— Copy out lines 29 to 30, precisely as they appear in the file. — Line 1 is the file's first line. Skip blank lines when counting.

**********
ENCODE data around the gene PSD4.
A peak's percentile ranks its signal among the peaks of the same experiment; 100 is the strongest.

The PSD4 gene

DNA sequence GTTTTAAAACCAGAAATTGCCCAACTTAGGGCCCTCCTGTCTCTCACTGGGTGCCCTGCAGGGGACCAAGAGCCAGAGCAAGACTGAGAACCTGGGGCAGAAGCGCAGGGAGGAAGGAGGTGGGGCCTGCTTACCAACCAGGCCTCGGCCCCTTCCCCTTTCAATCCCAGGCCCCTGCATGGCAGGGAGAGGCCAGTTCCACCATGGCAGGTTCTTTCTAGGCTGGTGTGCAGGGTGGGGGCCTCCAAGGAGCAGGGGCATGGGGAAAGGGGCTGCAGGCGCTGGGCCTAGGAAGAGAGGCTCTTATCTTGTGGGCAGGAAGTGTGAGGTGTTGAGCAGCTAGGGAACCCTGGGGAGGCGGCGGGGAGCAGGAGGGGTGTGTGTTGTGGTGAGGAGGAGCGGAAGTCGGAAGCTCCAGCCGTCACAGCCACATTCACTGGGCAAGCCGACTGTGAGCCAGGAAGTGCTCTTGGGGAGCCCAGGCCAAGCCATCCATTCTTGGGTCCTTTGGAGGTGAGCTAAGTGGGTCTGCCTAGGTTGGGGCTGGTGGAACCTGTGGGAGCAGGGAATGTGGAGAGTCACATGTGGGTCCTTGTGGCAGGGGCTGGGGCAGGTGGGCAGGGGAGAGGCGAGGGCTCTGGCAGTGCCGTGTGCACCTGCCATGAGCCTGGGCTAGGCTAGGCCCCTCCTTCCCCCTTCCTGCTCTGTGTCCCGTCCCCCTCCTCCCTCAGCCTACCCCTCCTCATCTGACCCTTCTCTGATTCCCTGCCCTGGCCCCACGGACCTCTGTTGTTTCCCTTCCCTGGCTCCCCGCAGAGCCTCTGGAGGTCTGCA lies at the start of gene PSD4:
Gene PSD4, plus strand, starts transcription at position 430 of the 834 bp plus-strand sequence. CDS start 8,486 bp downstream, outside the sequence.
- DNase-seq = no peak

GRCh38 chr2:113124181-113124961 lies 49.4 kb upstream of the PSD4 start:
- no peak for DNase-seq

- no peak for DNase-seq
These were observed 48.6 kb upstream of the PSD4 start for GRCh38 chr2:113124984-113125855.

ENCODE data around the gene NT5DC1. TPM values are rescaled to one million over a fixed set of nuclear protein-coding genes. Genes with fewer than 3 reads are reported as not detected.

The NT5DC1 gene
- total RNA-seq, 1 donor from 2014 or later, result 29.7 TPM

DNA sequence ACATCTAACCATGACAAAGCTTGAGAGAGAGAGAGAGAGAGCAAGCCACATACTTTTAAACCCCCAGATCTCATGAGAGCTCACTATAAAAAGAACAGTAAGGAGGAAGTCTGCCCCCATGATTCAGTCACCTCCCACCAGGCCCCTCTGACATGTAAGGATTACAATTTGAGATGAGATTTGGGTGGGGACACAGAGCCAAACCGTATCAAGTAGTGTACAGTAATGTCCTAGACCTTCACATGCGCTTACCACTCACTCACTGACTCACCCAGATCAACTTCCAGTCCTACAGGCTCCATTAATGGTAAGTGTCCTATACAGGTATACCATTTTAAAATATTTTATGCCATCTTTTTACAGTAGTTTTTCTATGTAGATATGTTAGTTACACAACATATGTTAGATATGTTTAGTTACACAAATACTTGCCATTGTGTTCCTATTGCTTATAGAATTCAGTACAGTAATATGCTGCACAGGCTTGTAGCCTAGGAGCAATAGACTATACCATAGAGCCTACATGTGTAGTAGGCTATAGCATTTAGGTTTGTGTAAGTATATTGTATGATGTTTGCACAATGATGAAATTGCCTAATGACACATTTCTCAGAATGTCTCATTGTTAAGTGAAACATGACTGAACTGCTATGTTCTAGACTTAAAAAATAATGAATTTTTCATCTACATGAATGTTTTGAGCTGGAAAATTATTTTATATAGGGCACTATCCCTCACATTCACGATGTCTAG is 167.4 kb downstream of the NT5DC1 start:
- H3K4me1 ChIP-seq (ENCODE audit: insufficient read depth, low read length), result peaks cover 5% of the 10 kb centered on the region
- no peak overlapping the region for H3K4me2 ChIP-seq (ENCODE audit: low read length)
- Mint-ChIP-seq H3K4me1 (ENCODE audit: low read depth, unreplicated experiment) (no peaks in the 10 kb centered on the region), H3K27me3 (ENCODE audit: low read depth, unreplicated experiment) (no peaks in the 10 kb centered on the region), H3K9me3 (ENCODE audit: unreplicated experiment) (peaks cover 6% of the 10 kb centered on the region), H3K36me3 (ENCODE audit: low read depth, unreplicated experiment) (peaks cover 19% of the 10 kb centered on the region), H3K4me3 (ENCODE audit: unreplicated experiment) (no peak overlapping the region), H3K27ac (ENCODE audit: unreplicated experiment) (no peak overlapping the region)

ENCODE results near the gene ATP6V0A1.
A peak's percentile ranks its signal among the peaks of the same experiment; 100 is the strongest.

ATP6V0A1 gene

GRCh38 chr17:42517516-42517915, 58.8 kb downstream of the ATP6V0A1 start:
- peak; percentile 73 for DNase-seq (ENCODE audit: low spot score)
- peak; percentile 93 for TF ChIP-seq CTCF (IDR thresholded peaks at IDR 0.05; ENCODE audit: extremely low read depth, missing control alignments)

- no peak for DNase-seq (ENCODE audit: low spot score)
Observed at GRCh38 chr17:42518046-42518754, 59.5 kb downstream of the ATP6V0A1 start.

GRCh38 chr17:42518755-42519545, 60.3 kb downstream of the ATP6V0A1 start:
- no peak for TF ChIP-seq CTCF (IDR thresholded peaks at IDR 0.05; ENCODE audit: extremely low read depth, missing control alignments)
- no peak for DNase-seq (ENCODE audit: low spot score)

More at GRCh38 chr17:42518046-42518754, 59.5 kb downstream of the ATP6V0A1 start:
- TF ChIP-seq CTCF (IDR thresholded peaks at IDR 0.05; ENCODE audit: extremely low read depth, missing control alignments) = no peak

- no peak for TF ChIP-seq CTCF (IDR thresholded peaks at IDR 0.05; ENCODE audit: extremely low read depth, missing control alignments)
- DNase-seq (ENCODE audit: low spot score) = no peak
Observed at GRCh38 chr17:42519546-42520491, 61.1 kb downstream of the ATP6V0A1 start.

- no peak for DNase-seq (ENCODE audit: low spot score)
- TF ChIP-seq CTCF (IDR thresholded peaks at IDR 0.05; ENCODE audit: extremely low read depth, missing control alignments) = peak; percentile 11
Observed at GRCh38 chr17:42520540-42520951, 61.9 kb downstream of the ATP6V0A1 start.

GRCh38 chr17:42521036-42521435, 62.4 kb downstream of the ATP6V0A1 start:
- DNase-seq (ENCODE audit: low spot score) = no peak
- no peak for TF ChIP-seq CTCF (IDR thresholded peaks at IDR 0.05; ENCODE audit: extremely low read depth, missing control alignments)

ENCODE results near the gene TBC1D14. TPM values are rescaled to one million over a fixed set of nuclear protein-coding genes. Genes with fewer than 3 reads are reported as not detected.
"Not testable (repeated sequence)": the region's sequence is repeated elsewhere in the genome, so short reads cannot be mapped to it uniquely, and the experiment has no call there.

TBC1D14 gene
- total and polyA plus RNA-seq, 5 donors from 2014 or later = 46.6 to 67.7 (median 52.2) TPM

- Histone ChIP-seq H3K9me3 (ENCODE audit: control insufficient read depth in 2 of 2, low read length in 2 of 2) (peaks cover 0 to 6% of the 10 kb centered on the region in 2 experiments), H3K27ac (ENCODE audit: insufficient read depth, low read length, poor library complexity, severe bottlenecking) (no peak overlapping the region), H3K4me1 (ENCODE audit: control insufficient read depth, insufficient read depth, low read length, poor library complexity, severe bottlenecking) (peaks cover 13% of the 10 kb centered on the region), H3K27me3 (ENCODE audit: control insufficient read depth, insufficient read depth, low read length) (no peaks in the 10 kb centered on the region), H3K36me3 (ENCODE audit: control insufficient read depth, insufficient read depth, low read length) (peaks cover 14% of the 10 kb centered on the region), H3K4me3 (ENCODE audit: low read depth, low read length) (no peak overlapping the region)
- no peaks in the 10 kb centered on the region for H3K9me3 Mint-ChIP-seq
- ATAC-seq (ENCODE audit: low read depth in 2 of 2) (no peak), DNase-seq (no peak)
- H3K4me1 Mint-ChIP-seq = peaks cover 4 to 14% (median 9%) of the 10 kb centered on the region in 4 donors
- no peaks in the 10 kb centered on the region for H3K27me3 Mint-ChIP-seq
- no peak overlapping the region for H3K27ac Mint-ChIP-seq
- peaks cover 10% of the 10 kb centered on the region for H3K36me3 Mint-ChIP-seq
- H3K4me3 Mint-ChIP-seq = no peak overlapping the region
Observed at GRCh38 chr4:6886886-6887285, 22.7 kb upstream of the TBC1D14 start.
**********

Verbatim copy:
More at GRCh38 chr17:42518046-42518754, 59.5 kb downstream of the ATP6V0A1 start:
- TF ChIP-seq CTCF (IDR thresholded peaks at IDR 0.05; ENCODE audit: extremely low read depth, missing control alignments) = no peak